Business Technology

Why one tech company is trying to convince creative businesses that data is relevant to everyone

6 min read

18 April 2016

With social media increasingly providing valuable data as well as a means of corporate expression, Real Business spoke to Liliana Osorio, EMEA marketing manager at analytics company Crimson Hexagon, about how growing companies can use this to compete with established brands.

That big data is big news is no secret. It’s no exaggeration to say that 2015 was the year of the chief data officer, with everyone from the Financial Times to the UK government announcing the creation of the role.

But despite this, when Real Business caught up with her at the Millennial 20/20 Summit recently, Osorio explained that many of those non-quantitative roles are still scared of data.

“We were at Cannes Lions Festival last year and would be speaking to people who were of the opinion that because they were creative, quantitative insights weren’t relevant to them. What I try to explain is that quantitative information can help steer creativity to make sure it’s the sort of creativity which will be well-perceived,” she explained.

For Osorio, effective product development in 2016 means the end of focus groups, with marketers instead tapping into the preferences their customers display on social media – described as “the largest focus group that you can possibly have”. She expressed astonishment that so many brand managers are still making important decisions based on very small sets of data. “They run a survey and say twenty people said yes so we’re going to go in that direction – it’s quite incredible,” she added.

With records of over 860bn pieces of social media communication to tap into, the number of data points that Crimson Hexagon has access to is striking. Although analysing big data is still expensive – Osorio admitted “this sort of advanced analytics isn’t for everyone” – she argued there isn’t a single business leader who isn’t interested in knowing what their customer wants.

“If you spend time listening to what an audience likes on social media, and you then use that to inform your creative work, you’re much more likely to create something that will resonate with your target audience,” she explained.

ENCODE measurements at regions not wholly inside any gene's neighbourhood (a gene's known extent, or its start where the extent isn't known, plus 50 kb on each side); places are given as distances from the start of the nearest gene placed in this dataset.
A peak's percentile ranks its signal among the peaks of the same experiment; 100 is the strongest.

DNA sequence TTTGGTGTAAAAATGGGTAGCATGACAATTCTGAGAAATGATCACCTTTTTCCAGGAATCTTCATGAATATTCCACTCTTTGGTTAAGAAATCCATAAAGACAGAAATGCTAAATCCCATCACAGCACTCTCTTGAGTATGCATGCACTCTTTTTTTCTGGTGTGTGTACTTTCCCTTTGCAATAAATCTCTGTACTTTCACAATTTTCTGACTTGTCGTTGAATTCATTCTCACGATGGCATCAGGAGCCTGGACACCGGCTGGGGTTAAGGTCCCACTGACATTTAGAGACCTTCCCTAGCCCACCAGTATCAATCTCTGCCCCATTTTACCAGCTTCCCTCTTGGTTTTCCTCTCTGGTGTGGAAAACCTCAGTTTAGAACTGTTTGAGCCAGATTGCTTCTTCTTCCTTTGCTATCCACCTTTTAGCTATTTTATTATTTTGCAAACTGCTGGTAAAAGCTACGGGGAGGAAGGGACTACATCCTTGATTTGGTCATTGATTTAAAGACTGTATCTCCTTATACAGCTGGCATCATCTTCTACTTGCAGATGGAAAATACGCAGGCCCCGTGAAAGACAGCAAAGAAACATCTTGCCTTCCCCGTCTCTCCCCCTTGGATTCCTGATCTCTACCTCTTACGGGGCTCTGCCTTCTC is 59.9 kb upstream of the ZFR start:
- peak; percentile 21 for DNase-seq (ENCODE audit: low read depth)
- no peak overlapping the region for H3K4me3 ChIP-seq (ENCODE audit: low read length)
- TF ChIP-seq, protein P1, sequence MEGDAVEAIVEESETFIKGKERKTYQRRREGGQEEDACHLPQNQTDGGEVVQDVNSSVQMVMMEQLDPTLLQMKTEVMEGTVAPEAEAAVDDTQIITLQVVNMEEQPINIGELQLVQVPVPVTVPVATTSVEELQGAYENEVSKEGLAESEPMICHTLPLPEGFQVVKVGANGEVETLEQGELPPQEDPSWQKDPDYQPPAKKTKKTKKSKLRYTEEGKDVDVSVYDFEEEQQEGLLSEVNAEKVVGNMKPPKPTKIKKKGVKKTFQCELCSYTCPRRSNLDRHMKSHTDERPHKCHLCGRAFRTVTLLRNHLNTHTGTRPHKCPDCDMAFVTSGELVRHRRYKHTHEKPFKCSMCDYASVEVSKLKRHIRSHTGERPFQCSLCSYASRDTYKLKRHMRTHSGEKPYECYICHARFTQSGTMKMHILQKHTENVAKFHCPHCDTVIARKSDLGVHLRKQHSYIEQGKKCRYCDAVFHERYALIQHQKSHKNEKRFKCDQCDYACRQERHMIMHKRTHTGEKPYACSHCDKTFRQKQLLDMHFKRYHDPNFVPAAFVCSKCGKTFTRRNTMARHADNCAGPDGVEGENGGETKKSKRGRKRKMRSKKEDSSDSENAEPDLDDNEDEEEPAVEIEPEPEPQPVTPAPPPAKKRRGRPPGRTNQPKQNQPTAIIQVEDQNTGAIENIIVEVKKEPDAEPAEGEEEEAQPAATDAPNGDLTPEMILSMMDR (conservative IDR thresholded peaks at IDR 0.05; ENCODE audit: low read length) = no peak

Osorio suggested that growing businesses have some innate advantages over large corporates in this area by building listening to customers into the way of working from the very start. “SMEs can be much more nimble – it’s not easy to move a giant.”

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Yet harnessing this power requires little short of a paradigm shift, she argued. “I think there is a lack of understanding around social media. It tends to be all about communities and engagement but, actually, social media is just such a big pool of consumers expressing their own opinions.”

“The biggest mistake that SME owners make when it comes to social media is ignoring its potential, or thinking: ‘I don’t have a big following, so this is not for me’. But it’s not about you. It’s about the people you’re trying to sell to, and the opinions they’re expressing – their likes, dislikes and interests. “

So where can business decision makers start when it comes to harnessing the power of social data? “More and more, people are turning to Twitter with complaints. So on one hand, you can use it in a live way to learn about customer sentiment, but there’s also the possibility of going back and looking at customer service mistakes, and analysing when you are likely to get lots of complaints.

Understanding, for example, that there’s a spike around Christmas and trying to work out why that happens, will allow you to try and not have a repeat of the same problem next year.”

At Millennial 20/20, the focus was squarely on younger disruptors, and the platforms and technologies favoured by Generation Y as its buying power gets ever-more important.
Yet Osorio is a fervent believer that big data has insights to offer firms targeting older consumers too.

“Millennials are particularly outspoken, and they share everything on social so they want to be heard, but they’re not the only ones. My mother says she doesn’t use social media, but she does go on blogs and discusses recipes, so she is still engaging, and providing valuable information,” she said.

Looking to the future, Osorio argued that social media data is only going to become more important for those creative functions in companies large and small. “I think analysis-driven decisions will be more and more popular. We’re personally investing very heavily in image recognition analytics, and trialling tech that will allow us to help brands monetise on how many times their visuals have been shared,” she explained.

“If you’re a fashion company and an influencer is wearing your logo or something like that, you want to know, so you can capture it. That’s a marketing campaign organised right there and then,” Osorio added.

With the number of worldwide social media users growing by 219m each year, the amount of information out there waiting to be harnessed is only going to get bigger too. The only challenge will be wading through the ever growing body of data points this provides.